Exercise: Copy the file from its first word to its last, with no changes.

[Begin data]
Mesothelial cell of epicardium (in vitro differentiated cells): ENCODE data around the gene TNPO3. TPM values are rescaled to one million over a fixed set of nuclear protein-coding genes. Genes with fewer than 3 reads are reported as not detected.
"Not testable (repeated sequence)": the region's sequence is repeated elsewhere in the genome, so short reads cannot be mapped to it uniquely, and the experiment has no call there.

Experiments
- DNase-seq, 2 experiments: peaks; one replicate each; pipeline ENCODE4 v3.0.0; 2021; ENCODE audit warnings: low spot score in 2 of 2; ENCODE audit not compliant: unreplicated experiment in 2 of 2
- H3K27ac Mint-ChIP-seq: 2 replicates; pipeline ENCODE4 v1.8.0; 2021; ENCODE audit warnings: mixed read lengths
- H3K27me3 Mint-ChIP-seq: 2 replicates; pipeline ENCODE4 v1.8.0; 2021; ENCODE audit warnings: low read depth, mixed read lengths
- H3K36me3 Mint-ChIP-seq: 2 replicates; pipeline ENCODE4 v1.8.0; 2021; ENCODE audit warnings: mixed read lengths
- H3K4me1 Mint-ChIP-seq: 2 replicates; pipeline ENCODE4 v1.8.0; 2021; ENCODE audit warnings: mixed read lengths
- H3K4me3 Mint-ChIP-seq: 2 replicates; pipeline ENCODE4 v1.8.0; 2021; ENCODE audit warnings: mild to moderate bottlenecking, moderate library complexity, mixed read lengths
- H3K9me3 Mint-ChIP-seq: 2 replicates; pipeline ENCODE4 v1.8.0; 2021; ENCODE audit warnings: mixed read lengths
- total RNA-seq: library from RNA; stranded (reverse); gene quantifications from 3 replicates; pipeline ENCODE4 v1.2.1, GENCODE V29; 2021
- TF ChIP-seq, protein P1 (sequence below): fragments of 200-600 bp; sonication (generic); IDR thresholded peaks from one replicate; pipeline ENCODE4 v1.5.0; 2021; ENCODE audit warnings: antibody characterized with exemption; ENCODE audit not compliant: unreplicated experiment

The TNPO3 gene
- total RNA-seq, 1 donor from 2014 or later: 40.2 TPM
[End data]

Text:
Mesothelial cell of epicardium (in vitro differentiated cells): ENCODE data around the gene TNPO3. TPM values are rescaled to one million over a fixed set of nuclear protein-coding genes. Genes with fewer than 3 reads are reported as not detected.
"Not testable (repeated sequence)": the region's sequence is repeated elsewhere in the genome, so short reads cannot be mapped to it uniquely, and the experiment has no call there.

Experiments
- DNase-seq, 2 experiments: peaks; one replicate each; pipeline ENCODE4 v3.0.0; 2021; ENCODE audit warnings: low spot score in 2 of 2; ENCODE audit not compliant: unreplicated experiment in 2 of 2
- H3K27ac Mint-ChIP-seq: 2 replicates; pipeline ENCODE4 v1.8.0; 2021; ENCODE audit warnings: mixed read lengths
- H3K27me3 Mint-ChIP-seq: 2 replicates; pipeline ENCODE4 v1.8.0; 2021; ENCODE audit warnings: low read depth, mixed read lengths
- H3K36me3 Mint-ChIP-seq: 2 replicates; pipeline ENCODE4 v1.8.0; 2021; ENCODE audit warnings: mixed read lengths
- H3K4me1 Mint-ChIP-seq: 2 replicates; pipeline ENCODE4 v1.8.0; 2021; ENCODE audit warnings: mixed read lengths
- H3K4me3 Mint-ChIP-seq: 2 replicates; pipeline ENCODE4 v1.8.0; 2021; ENCODE audit warnings: mild to moderate bottlenecking, moderate library complexity, mixed read lengths
- H3K9me3 Mint-ChIP-seq: 2 replicates; pipeline ENCODE4 v1.8.0; 2021; ENCODE audit warnings: mixed read lengths
- total RNA-seq: library from RNA; stranded (reverse); gene quantifications from 3 replicates; pipeline ENCODE4 v1.2.1, GENCODE V29; 2021
- TF ChIP-seq, protein P1 (sequence below): fragments of 200-600 bp; sonication (generic); IDR thresholded peaks from one replicate; pipeline ENCODE4 v1.5.0; 2021; ENCODE audit warnings: antibody characterized with exemption; ENCODE audit not compliant: unreplicated experiment

The TNPO3 gene
- total RNA-seq, 1 donor from 2014 or later: 40.2 TPM